FHA Home Inspection Checklist: What Appraisers Look For
FHA appraisals are unique because they have two goals: First, to determine the property’s value, and second, to check for minimum health and safety standards. Here’s what you need to know about the process!
If you’re using an FHA loan to buy a home, the property must go through an FHA appraisal. This is not an inspection, but the appraiser will check that the house meets certain safety standards in addition to determining the property value.
In this blog, we’ve provided good-to-know info on what to expect during the FHA appraisal process, including an inspection checklist of what the appraiser will look for.
What is an FHA appraisal?
The FHA appraisal process is unique in that the appraiser basically performs double-duty as both an appraiser and an inspector.
When you use a Conventional loan to buy a house, your appraiser is mainly concerned about the current market value of the property. But when you use a federally-insured FHA loan, the appraiser has two objectives: Determine the house’s value, and inspect it to make sure it meets minimum standards for health and safety set by the Department of Housing and Urban Development (HUD).
The real difference between the two is the level of inspection that HUD requires in order to fund the loan.
If the FHA appraiser flags certain issues—peeling paint, loose handrails, or other safety issues—the loan is put on “hold” until they’re fixed. That’s not the case with a regular appraisal used for a Conventional home loan.
While a standard non-FHA appraisal only determines the true market value of a home, an FHA appraiser also inspects the entire property for safety and soundness standards.
FHA Home Inspection Checklist
During an FHA home inspection, the appraiser will inspect and note major safety concerns. Here is a checklist of common items an FHA appraiser looks for:
General Health and Safety
- Foundation or structural defects
- Whether the utilities (water, sewage, heat, and electricity) all work
- Chipped or peeling paint in homes built before 1978
- Incomplete renovations
- Water damage
- If the property is accessible to vehicles, especially emergency vehicles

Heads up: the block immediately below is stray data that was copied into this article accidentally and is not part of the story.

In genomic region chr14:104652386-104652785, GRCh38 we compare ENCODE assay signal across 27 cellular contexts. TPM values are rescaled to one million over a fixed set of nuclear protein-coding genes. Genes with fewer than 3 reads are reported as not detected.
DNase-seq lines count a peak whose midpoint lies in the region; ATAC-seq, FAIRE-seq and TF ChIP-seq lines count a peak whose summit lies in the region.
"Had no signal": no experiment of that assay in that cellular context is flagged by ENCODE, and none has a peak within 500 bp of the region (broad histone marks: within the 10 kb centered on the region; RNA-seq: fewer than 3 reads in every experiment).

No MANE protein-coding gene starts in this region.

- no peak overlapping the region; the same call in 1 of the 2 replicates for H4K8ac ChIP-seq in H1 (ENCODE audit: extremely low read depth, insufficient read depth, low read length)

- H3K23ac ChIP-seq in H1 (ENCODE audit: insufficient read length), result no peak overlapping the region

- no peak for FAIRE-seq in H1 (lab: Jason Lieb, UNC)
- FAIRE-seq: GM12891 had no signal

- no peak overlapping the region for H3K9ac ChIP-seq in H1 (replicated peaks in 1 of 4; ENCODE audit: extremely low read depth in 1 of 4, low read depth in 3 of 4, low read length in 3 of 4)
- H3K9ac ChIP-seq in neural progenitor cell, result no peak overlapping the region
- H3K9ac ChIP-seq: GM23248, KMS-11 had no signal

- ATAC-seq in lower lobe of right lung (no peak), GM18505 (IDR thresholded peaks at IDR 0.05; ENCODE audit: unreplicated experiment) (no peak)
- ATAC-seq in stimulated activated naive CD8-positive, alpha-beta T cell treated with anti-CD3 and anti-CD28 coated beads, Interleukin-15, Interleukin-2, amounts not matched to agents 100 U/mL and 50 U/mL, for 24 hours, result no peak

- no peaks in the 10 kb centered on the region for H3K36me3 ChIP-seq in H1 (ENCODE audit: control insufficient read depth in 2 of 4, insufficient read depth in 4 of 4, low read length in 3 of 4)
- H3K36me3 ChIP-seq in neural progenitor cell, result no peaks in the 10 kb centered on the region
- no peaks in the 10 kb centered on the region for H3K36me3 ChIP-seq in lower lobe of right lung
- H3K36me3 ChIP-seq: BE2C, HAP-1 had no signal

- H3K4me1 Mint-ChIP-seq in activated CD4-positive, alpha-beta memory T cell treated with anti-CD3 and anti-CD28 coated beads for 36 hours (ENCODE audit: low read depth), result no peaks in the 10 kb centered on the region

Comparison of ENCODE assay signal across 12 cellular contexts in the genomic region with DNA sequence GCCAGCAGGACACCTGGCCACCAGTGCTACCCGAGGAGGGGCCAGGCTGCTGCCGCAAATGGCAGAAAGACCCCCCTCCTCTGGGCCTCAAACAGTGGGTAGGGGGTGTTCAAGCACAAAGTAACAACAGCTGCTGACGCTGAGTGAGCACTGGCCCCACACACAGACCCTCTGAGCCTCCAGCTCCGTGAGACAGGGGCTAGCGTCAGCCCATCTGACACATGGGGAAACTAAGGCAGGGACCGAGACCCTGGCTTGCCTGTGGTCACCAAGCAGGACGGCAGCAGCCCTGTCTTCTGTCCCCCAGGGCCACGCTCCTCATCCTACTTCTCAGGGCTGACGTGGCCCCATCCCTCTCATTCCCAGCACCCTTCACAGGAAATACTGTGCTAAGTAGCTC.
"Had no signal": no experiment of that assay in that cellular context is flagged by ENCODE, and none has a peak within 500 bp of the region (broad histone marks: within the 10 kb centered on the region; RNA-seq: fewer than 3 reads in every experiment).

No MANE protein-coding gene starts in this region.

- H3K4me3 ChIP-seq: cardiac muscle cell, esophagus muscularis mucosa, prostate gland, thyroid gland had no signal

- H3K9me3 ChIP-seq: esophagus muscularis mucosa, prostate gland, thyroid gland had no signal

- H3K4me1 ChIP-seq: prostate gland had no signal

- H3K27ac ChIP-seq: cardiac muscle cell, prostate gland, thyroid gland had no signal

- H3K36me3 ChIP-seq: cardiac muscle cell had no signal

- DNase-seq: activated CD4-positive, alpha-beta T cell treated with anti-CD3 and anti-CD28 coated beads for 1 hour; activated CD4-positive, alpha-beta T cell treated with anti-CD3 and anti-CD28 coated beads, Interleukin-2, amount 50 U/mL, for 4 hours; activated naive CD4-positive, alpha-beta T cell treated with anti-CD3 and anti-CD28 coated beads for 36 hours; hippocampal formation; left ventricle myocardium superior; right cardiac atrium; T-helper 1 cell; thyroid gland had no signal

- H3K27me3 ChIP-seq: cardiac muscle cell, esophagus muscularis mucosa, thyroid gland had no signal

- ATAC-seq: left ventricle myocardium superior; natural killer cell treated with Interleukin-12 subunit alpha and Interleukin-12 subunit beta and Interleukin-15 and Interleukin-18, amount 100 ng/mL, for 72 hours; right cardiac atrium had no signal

- Exposed wiring and uncovered junction boxes
- Whether the house is too close to outside hazards, such as a leaking oil tank or a waste dump
- Excessive noise, such as being close to an airport
- Missing handrails
- Leaky or defective roof and holes in the siding
- Leaning or broken fencing
- Doors that don’t properly open or close
- Condition of gutters, chimney, stairs, railings, and porches
- If swimming pools are up to code
- Whether each room has electricity
- Whether each room has a window or door to the exterior to be used as a fire escape
- Missing or broken appliances usually sold with a home, including stove and refrigerator
- Broken or leaking sink
- Broken or leaking toilet, sink, or tub/shower
- No ventilation (either an exhaust fan or window)
Crawl space or basement
- Basement moisture
- Evidence of past or present standing water
Heating and Plumbing
- Inoperable HVAC
- Major plumbing issues and leaks
These are some of the common items an FHA appraiser looks for, but other issues that might make a house unsafe could keep it from passing.
At what point in the process do I get an FHA appraisal?
First, your lender must conditionally approve your loan. Once you’ve cleared the initial requirements for income, assets, credit, and other qualifying factors, you’ll be able to move ahead with an FHA appraisal.
It’s done this way so you avoid spending money on an inspection, just in case your loan isn’t conditionally approved.
Who pays for an FHA appraisal?
The lender typically orders the home appraisal, and the buyer pays for it. The average FHA appraisal costs between $300-$500, but it may cost more depending on several factors, including:
- The home’s square footage
- The property type and location of the house
- How much land is included in the property
- Whether the home has extensive damage
What happens after the appraisal?
If the appraiser determines that the house meets safety and soundness requirements, great! Your lender has the green light to close on your loan.
Even if the appraiser notes minor issues (like dripping faucets, cracked windows, missing handrails, etc.), a seller can make these corrections fairly easily. As long as these repairs are made before the appraiser returns for their final inspection, the loan can still move forward.
Sometimes, however, the appraiser may find serious damage to the house and recommend that repairs must be completed before you can move in. If the property has hazardous conditions, such as holes in the floor or a deteriorated roof, you may be unable to close on your FHA loan until they’re addressed. If the idea of a lengthy repair process doesn’t interest you, you could simply look for another property that can meet FHA standards.
Do I still need to get an independent home inspection?
You should… but it’s not legally required. HUD strongly encourages home buyers to order an independent home inspection, separate from the “health-and-safety” inspection that your FHA appraiser will make.
In fact, the FHA loan process requires signing a disclosure that states that you understand the importance of getting an independent home inspection, and have considered one before signing the contract with the seller.
To clarify: It’s only required to have an FHA appraisal to buy your potential new home. However, it’s considered a best practice to order an independent home inspection so you can protect your interests.
FHA loans can be a great choice for borrowers of all kinds. They’re especially popular with first-time home buyers because they make homeownership accessible for those who may not have a large down payment or have imperfect credit history. Interested in learning more? Contact us today to discuss your options with a loan originator, or start with a free rate quote.